There are a number of techniques that can be used to study thermal properties at the nanoscale, in addition to monitoring material properties and morphology as a function of temperature. Scanning thermal microscopy (SThM) is one such method that works in contact mode with a unique cantilever. This cantilever monitors the changes in temperature from a local heat source. When the samples’ local surface temperature is measured, produces image contrast that relies on the local thermal conductivity. Figure 8 displays a polymer blend imaged using the SThM technique.

Figure 8. Scanning thermal microscopy on PP-PS-PE ternary blend

Another thermal technique is local thermal analysis (LTA). Instead of detecting the sample temperature like the SThM technique, it uses a heated probe to heat a small amount of the sample. The sample expands or contracts when it heats or cools, respectively in proportion to the local coefficient of thermal expansion. This effect is determined by deflection of the cantilever and results in deflection against temperature curves. Figure 9 shows a ternary polymer blend imaged using LTA technique.

Figure 9. LTA of PP-PE-PS ternary blend

Monitoring Dynamic Processes: Solvent and Thermal Effects

With monitoring of thermal gradient and solvent concentration, latest generation of AFMs such as the Cypher AFM scan rapidly to observe nanoscale dynamic behavior including lamellae formation, chain and brush ordering, decomposition, degradation, melting, and crystallization.

Probing Electrical and Functional Behavior

Unique AFM modes are available to differentiate the nanoscale electromechanical and electrical properties of dielectric, conducting, and semiconducting polymers. Modes such as Kelvin probe force microscopy (KPFM), electric force microscopy (EFM), and conductive AFM (cAFM) offer electrical data such as surface potential, photocurrents, conductivity, and work function.

Asylum AFMs for Topographic Imaging

All AFMs from Asylum Research include closed-loop scanners, which employ position sensors in order to ensure repeatable and precise scanning motion. This not only helps in preventing image distortions, but also allows highly accurate zooms and offsets on particular scan areas. The Cypher ES, Cypher S, and MFP-3D Infinity™ include advanced position sensors with very low noise down to 60pm in X and Y (lateral) and 35pm in Z (vertical).

The Cypher AFM series supports small cantilevers for rapid imaging and normally operates at line scan rates of 10-40Hz. High resolution and low noise levels in small cantilevers ensure that imaging of DNA double helix and single point atomic defects is made much easier.

The GetStarted™ feature automatically optimizes imaging parameters and makes tapping mode simple on the Cypher and MFP-3D Infinity AFM series. Here, a predictive algorithm is utilized to set the parameters even before the tip contacts the sample. This set up ensures that both the sample and tip are unaffected by non-optimal settings.


The range of techniques available from the NanomechPro Toolkit ensures that the most suitable technique can be selected, or the results of two or more techniques can be compared easily. Contact Resonance Mode and AM-FM Mode can be used to determine the viscoelastic response of the sample, besides its elastic response.

In the Cypher AFM, AM-FM Viscoelastic Mapping Mode equipped with small cantilevers facilitates quantitative nanomechanical property mapping at much higher speeds when compared to other techniques, while the NanoRack™ Stretch Stage can be utilized to assess materials under tensile strain using the MFP-3D AFMs.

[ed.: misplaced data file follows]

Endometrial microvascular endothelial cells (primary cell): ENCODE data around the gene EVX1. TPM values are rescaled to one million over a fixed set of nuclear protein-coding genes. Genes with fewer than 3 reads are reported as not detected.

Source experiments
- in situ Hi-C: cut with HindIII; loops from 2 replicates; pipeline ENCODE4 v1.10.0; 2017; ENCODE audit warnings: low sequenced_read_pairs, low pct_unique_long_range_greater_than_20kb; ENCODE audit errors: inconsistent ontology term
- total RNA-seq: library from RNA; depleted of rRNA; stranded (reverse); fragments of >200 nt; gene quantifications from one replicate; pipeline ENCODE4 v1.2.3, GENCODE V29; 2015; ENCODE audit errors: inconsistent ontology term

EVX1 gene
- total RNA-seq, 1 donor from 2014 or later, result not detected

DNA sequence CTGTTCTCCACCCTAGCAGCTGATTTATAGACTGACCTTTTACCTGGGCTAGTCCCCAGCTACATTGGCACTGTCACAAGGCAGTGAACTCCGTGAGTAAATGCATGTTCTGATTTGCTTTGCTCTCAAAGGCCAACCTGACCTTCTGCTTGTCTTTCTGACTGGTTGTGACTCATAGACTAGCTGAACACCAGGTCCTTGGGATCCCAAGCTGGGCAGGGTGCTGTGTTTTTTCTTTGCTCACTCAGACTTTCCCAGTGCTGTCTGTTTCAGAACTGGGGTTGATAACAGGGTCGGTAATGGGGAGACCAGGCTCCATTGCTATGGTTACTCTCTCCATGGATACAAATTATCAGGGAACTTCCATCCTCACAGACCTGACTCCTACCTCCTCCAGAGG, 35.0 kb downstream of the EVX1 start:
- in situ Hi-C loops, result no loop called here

About Asylum Research

Asylum Research is the technology leader in atomic force probe microscopy (AFM) for both materials and bioscience applications. Founded in 1999,we are dedicated to innovative instrumentation for nanoscience and nanotechnology, with over 300 years combined AFM/SPM experience among our staff. Our instruments are used for a variety of nanoscience applications in material science, physics, data storage and semiconductors, polymers, chemistry, biomaterials, and bioscience, including single molecule mechanical experiments on DNA, protein unfolding and polymer elasticity, as well as force measurements for biomaterials, chemical sensing, polymers, colloidal forces, adhesion, and more.

Technological Leadership and Leading Innovation

Precision and accuracy has been the driving force behind the pioneering AFM instrument innovations in flexure design, lowest-noise closed loop sensors, and full digital control. These are now requirements in any research grade AFM. Our open software, based in IGOR Pro, allows researchers the ease-of-use, and power and flexibility to take their experiments to the next level. These innovations, just to name a few, are offered in our two main product lines-the Cypher™ and MFP-3D™ AFM Families.

This information has been sourced, reviewed and adapted from materials provided by Asylum Research - An Oxford Instruments Company.

For more information on this source, please visit Asylum Research - An Oxford Instruments Company.


Please use one of the following formats to cite this article in your essay, paper or report:

  • APA

    Asylum Research - An Oxford Instruments Company. (2018, September 17). Using AFM to Characterize Polymer Thin Films. AZoM. Retrieved on May 24, 2019 from

  • MLA

    Asylum Research - An Oxford Instruments Company. "Using AFM to Characterize Polymer Thin Films". AZoM. 24 May 2019. <>.

  • Chicago

    Asylum Research - An Oxford Instruments Company. "Using AFM to Characterize Polymer Thin Films". AZoM. (accessed May 24, 2019).

  • Harvard

    Asylum Research - An Oxford Instruments Company. 2018. Using AFM to Characterize Polymer Thin Films. AZoM, viewed 24 May 2019,

Ask A Question

Do you have a question you'd like to ask regarding this article?

Leave your feedback